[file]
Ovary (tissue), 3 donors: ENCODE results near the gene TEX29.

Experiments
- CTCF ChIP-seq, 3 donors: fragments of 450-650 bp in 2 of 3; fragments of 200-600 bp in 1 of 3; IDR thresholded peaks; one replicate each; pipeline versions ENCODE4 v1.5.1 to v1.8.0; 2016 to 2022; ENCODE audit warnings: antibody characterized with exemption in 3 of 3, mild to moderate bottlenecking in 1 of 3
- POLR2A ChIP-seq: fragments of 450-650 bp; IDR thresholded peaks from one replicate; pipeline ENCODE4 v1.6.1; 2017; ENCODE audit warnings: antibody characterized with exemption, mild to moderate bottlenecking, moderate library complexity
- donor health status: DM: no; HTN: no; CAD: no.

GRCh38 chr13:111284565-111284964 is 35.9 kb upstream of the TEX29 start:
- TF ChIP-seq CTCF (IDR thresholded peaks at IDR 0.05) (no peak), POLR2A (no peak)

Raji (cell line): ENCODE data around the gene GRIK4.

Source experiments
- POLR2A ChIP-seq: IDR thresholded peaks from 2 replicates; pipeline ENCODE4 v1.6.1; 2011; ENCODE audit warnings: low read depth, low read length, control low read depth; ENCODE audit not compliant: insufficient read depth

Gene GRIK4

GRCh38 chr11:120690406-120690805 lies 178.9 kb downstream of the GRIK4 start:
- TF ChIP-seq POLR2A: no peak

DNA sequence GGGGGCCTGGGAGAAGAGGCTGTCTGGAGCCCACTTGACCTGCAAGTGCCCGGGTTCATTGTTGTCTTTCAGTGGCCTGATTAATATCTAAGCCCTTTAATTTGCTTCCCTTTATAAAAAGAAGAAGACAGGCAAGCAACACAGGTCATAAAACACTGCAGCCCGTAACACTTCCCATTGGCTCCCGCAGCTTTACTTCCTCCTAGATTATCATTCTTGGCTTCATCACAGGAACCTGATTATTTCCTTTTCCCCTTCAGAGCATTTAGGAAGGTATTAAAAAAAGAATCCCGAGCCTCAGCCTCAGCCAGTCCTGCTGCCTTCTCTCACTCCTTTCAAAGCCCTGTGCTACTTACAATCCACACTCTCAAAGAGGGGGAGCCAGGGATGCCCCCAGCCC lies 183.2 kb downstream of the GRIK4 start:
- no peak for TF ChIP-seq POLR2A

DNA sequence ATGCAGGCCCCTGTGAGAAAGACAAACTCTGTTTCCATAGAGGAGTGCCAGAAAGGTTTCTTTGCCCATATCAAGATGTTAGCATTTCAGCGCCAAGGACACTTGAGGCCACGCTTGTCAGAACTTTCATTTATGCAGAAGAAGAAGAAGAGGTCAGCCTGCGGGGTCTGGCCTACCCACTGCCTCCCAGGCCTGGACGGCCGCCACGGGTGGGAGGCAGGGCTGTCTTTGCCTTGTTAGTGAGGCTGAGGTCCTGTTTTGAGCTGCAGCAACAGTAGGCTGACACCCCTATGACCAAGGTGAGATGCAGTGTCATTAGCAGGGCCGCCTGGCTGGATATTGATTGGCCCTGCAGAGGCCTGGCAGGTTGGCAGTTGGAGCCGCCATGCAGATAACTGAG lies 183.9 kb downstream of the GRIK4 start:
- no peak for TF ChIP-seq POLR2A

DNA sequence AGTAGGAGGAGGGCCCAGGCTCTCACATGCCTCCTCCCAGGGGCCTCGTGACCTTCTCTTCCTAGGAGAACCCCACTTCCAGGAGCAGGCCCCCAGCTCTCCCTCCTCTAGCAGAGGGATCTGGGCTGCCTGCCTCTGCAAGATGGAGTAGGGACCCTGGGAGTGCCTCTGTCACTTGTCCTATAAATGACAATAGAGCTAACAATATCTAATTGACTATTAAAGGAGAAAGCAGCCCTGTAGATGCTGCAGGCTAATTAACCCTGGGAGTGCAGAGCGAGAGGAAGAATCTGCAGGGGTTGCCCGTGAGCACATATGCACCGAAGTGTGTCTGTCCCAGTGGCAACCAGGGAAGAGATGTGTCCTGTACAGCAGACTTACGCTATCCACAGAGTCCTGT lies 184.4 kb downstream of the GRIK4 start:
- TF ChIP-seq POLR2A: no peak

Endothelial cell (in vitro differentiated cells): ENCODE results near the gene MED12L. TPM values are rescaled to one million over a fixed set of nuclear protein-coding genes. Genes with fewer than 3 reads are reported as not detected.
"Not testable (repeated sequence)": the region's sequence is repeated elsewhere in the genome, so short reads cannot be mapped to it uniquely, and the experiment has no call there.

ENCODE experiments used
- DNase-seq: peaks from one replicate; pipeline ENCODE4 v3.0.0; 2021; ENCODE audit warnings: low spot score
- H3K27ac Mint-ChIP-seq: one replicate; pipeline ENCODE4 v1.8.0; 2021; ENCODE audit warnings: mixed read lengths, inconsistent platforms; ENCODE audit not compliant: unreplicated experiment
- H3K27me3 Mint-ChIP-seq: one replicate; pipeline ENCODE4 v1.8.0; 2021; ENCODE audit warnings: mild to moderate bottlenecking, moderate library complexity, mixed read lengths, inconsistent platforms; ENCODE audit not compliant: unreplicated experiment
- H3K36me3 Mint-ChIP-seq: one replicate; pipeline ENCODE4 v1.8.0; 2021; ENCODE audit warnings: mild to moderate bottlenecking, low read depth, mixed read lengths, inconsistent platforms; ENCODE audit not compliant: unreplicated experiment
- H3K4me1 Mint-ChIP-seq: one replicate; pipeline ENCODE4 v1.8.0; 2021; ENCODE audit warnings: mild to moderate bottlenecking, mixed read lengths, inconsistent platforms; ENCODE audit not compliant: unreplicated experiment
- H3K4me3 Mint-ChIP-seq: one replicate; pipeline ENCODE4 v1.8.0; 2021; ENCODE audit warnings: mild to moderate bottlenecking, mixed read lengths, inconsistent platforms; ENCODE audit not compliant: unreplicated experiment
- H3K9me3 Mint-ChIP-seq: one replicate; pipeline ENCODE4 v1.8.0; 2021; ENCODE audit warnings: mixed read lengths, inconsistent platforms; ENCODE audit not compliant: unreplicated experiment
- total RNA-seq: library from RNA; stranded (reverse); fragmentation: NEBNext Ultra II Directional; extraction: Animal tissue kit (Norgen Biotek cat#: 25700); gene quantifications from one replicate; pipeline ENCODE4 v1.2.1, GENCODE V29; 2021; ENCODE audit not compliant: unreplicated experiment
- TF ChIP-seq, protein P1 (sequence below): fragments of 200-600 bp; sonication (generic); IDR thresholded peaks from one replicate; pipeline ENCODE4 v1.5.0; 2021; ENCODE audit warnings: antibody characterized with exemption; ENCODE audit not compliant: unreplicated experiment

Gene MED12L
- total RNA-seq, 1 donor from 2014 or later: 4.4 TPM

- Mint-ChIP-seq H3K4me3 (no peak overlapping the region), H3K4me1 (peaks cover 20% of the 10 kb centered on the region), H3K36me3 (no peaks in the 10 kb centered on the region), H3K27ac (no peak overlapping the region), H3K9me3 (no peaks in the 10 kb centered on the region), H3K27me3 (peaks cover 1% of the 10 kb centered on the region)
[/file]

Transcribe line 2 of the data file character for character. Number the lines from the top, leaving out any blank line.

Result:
Experiments